How to Be Alone: An Antidote to One of the Central Anxieties and Greatest Paradoxes of Our Time. By Maria Popova “We live in a society which sees high self-esteem as a proof of well-being, but we do not want to be intimate with this admirable and desirable person.” If the odds of finding one’s soul mate are so dreadfully dismal and the secret of lasting love is largely a matter of concession, is it any wonder that a growing number of people choose to go solo?
The choice of solitude, of active aloneness, has relevance not only to romance but to all human bonds — even Emerson, perhaps the most eloquent champion of friendship in the English language, lived a significant portion of his life in active solitude, the very state that enabled him to produce his enduring essays and journals. And yet that choice is one our culture treats with equal parts apprehension and contempt, particularly in our age of fetishistic connectivity. Solitude, the kind we elect ourselves, is met with judgement and enslaved by stigma. Illustration by Alessandro Sanna from 'The River.' Donating = Loving. Iconic Psychiatrist Carl Jung on Human Personality in Rare BBC Interview. Albert Einstein’s Love Letters. By Maria Popova “How was I able to live alone before, my little everything?
Without you I lack self-confidence, passion for work, and enjoyment of life — in short, without you, my life is no life.” Under the tyranny of our present productivity-fetishism, we measure the value of everything by the final product rather than by the richness of the process — its rewards, its stimulating challenges, the aliveness of presence with which we fill every moment of it. In contemporary culture, if a marriage ends in divorce — however many happy years it may have granted the couple, however many wonderful children it may have produced — we deem it a failed marriage.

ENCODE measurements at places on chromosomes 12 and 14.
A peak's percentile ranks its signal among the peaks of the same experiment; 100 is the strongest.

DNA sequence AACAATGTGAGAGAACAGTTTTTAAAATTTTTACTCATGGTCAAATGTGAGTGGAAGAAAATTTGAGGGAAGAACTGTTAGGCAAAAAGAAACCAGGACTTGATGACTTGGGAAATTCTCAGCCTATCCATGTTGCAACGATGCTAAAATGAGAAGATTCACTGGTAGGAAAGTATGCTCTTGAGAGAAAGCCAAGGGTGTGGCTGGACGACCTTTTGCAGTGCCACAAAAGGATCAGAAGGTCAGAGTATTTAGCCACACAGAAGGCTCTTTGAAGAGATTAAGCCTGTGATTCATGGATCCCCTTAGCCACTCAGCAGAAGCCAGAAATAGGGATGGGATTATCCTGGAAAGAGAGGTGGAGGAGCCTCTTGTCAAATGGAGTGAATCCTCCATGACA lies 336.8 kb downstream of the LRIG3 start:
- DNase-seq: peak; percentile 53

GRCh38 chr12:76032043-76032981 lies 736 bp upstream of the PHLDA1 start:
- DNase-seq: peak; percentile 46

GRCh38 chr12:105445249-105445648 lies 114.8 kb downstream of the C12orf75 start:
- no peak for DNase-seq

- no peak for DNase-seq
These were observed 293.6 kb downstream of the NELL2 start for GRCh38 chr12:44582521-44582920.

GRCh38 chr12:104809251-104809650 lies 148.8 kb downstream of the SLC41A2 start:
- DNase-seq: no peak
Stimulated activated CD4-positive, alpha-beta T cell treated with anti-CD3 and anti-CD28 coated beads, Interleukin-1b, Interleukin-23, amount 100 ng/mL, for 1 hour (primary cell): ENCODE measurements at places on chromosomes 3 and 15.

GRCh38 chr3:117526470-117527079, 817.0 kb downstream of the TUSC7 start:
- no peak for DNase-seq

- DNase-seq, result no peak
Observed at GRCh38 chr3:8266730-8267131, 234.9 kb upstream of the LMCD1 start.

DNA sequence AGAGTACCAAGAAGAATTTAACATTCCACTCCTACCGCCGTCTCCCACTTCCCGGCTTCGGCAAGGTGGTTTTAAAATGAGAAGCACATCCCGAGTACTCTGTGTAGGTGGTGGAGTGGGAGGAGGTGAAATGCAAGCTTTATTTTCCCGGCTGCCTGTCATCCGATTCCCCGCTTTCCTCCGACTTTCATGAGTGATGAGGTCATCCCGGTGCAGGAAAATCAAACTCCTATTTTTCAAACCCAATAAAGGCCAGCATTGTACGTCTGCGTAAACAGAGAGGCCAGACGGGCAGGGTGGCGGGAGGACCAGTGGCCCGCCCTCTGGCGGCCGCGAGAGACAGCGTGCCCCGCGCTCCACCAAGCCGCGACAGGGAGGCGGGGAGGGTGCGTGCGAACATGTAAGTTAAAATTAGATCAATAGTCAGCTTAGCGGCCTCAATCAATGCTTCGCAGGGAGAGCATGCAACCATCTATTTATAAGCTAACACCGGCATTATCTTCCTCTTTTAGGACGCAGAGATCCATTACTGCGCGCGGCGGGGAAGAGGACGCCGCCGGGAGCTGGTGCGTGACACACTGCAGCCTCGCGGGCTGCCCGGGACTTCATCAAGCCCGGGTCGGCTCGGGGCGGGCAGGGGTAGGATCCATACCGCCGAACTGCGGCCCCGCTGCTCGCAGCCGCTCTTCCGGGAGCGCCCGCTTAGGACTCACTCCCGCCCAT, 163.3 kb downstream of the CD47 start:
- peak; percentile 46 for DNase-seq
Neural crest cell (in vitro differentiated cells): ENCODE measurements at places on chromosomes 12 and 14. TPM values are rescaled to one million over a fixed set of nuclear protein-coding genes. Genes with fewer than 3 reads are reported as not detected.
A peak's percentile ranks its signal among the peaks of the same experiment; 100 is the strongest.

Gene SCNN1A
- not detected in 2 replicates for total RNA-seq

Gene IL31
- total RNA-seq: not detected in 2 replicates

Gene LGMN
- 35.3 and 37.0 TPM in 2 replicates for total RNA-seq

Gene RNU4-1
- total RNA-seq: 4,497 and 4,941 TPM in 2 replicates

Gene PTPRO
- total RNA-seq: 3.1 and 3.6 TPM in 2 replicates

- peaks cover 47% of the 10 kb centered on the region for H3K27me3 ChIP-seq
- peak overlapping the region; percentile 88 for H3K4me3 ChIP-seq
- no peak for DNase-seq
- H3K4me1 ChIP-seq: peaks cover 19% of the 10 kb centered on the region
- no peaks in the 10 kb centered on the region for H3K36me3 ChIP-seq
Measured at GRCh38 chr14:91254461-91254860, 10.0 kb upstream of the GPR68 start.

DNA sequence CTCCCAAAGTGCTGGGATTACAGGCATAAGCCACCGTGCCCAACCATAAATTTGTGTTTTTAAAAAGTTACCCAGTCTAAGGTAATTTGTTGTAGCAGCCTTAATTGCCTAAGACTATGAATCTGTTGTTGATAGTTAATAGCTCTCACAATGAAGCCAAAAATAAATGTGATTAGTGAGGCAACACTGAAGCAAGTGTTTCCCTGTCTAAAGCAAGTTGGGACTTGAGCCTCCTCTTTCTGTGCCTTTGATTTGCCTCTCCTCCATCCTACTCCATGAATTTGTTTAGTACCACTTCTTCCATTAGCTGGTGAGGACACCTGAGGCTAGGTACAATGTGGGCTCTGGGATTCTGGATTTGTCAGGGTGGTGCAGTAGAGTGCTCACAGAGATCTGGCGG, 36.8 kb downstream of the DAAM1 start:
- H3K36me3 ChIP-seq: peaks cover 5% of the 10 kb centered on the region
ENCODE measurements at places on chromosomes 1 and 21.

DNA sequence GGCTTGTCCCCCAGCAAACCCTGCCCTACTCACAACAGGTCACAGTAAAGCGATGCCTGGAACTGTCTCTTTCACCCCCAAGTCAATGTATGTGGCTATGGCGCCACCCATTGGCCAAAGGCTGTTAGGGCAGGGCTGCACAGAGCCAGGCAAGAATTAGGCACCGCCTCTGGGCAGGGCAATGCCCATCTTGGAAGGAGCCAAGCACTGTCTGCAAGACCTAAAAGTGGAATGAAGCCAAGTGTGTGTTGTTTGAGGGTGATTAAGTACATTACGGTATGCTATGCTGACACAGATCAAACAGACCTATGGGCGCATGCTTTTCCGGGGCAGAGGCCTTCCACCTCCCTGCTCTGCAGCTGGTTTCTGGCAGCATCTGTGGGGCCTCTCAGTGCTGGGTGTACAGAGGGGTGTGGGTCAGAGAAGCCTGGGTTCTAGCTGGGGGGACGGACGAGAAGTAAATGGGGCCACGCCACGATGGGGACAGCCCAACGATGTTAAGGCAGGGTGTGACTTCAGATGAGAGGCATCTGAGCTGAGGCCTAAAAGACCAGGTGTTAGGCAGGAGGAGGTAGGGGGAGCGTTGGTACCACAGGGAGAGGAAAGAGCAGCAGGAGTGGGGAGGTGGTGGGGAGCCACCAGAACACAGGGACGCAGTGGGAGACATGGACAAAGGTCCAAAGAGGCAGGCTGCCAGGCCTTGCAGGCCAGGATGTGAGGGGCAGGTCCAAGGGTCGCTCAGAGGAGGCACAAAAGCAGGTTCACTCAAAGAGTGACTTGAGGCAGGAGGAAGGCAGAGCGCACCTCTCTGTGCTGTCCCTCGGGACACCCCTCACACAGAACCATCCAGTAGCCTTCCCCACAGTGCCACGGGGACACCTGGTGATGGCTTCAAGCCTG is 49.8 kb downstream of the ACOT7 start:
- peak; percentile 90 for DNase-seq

What is true on the scale of personal history is triply true on the scale of cultural history, and few public marriages have been subjected to a more unnuanced verdict than that of Albert Einstein and Mileva Marić. Young Albert Einstein as a Zurich Polytechnic student (Photograph: Lotte Jacobi) Here is Paradise. Two days later, he writes: Patti Smith on Time, Transformation, and How the Radiance of Love Redeems the Rupture of Loss. “Is there anything we know more intimately than the fleetingness of time, the transience of each and every moment?”
Philosopher Rebecca Goldstein asked in contemplating how Einstein and Gödel shaped our experience of time. A little less than a century earlier, just as the theory of relativity was taking hold, Virginia Woolf articulated in exquisite prose what quantum physics sought to convey in equations — that thing we feel in our very bones, impervious to art or science, by virtue of being ephemeral creatures in a transient world. That transcendent transience is what beloved musician, artist, and poet Patti Smith explores in M Train (public library) — a most unusual and breathtaking book: part memoir, part dreamscape, part elegy for the departed and for time itself. A person possessing the rare gift of remaining radiant even in her melancholy, Smith grieves for her husband and her brother; she commemorates her great heroes, from friends like William S.
Smith writes: I had a black coat.